I believe it but not ‘‘well below 18min’’. When I firt started training, the only thing I did was running. In 3 months of running I went from totally out of shape to 16:43 min for 3,125 miles (5km) at a school race. I stopped after[/quote]

You went from zero training to almost being at the level of the overall winner of a (relatively) flat 5km race?

Yeah and I am proud of it. I finished second after the freak of the school who finished in 15 something.
I was running 5km every day of the week, twice a day on the weekend, pushing myself to the limit every race. I was mentally ill BTW. recently I learned that my neighbor was nicknaming me ‘‘terry fox’’. I dont know what to think about that

So I was getting emaciated and I realised that it was not the way to go. A little after I joined T-Nation and I started weight training.

Unfortunately things dont work like that in strength training

C-2 Rower - you can’t beat it. Ellipticals? WTF…

mmllcc, I have a love / hate relationship with the C2. I love the results, but I occasionally get some puke on it while lunging for the trashcan.

[quote]jasmincar wrote:
I was mentally ill BTW. [/quote]

Are you serious about having a mental illness or was this just a joke?

No shots.

I’d recommend hitting the exercise bike twice a week for high-intensity cardio, where you ride at a relaxed pace for 30 seconds, then blast up the intensity of the machine and peddle your ass off for 30… Rinse and repeat for 20 minutes…

If by 10-12 minutes you don’t feel like barfing and wondering if you can just give up, then you’re not doing it right…

In addition, after EVERY workout (weights), hit the treadmill and WALK on an incline of 5-8 degrees at a speed comfortable walk - not too brisk, not too slow that you’re able to look around behind you and check people out…

I can guarentee you will be conditioned…

The above is actually a staple in all my fat-cutting phases…

[quote]Smallfry69 wrote:
I’d recommend hitting the exercise bike twice a week for high-intensity cardio, where you ride at a relaxed pace for 30 seconds, then blast up the intensity of the machine and peddle your ass off for 30… Rinse and repeat for 20 minutes…

If by 10-12 minutes you don’t feel like barfing and wondering if you can just give up, then you’re not doing it right…

In addition, after EVERY workout (weights), hit the treadmill and WALK on an incline of 5-8 degrees at a speed comfortable walk - not too brisk, not too slow that you’re able to look around behind you and check people out…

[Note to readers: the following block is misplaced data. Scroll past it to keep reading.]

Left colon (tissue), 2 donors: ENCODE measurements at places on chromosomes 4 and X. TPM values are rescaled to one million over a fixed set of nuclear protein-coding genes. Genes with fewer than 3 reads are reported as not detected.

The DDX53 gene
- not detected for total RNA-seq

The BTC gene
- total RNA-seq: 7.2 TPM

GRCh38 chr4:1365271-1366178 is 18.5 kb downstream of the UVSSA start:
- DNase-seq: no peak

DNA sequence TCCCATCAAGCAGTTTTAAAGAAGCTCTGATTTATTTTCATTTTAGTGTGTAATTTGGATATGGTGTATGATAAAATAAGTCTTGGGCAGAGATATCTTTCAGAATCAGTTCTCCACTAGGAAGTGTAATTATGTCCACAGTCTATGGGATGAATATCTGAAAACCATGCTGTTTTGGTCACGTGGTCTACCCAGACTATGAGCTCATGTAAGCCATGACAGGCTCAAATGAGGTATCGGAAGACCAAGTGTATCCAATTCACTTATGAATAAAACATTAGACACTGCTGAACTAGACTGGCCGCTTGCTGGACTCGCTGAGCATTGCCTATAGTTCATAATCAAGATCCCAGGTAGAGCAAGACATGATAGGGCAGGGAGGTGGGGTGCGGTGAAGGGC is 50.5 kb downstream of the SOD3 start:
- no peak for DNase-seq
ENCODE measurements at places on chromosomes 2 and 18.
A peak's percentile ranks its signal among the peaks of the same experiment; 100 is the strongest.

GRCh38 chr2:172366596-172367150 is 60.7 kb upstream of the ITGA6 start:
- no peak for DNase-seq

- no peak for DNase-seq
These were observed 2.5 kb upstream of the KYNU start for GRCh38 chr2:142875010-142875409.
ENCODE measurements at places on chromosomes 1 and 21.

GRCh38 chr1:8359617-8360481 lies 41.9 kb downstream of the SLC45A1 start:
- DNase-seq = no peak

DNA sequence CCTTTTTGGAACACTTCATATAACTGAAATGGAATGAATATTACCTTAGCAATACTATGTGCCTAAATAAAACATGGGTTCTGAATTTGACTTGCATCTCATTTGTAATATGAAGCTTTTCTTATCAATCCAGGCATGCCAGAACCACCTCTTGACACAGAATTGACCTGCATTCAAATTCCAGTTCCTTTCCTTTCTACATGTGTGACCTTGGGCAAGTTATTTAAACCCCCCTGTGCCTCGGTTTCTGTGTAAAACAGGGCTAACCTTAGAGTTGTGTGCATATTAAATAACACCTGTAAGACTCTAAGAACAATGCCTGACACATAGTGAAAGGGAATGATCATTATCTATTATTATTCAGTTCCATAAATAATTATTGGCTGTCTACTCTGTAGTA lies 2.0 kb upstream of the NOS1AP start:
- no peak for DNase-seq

I can guarentee you will be conditioned…

The above is actually a staple in all my fat-cutting phases…[/quote]

I’ve been doing the treadmill at max incline at a 3.5 pace for 45min-hour. I am interested in the conditioning part, not so much the fat loss. I mean I know doing this type of work I am going to lose some fat, but at 5’9 and 152lbs, fat is not my worst enemy! I’d like to be bigger/stronger, but from what I hear, that won’t do me much good in boot camp. Apparently boot camp is as catabolic as it gets. So, I figure I’ll just do what I need to do to pump out pushups, situps, pullups, and good run times. Then I’ll go back to doing something like WS4SB3.

[quote]JFG12 wrote:

[quote]Smallfry69 wrote:
I’d recommend hitting the exercise bike twice a week for high-intensity cardio, where you ride at a relaxed pace for 30 seconds, then blast up the intensity of the machine and peddle your ass off for 30… Rinse and repeat for 20 minutes…

If by 10-12 minutes you don’t feel like barfing and wondering if you can just give up, then you’re not doing it right…

In addition, after EVERY workout (weights), hit the treadmill and WALK on an incline of 5-8 degrees at a speed comfortable walk - not too brisk, not too slow that you’re able to look around behind you and check people out…

I can guarentee you will be conditioned…

The above is actually a staple in all my fat-cutting phases…[/quote]

I’ve been doing the treadmill at max incline at a 3.5 pace for 45min-hour. I am interested in the conditioning part, not so much the fat loss. I mean I know doing this type of work I am going to lose some fat, but at 5’9 and 152lbs, fat is not my worst enemy! I’d like to be bigger/stronger, but from what I hear, that won’t do me much good in boot camp. Apparently boot camp is as catabolic as it gets. So, I figure I’ll just do what I need to do to pump out pushups, situps, pullups, and good run times. Then I’ll go back to doing something like WS4SB3.
[/quote]

That’s kind of slow, even with the incline.

I really look at is as having two separate aspects. There’s the cardio conditioning, and anything that keeps you breathing hard for 45 min, will do that.

Then there’s your legs. They needn’t only be strong, but they need to get used to pumping at pace. So running on an elliptical vs. real running, in my experience, is a wash for conditioning (test it on yourself, maybe you’re different), but you do have to get used to maintaining pace near where you want to be, even if your adding steep or resistance.

Also, you will not get bigger or stronger at boot camp, so get that out of your mind. The way you’ll eat there is like the 1950s food pyramid on retard-steroids. Like 80% simple carbs, a little protein, and good luck finding decent fat.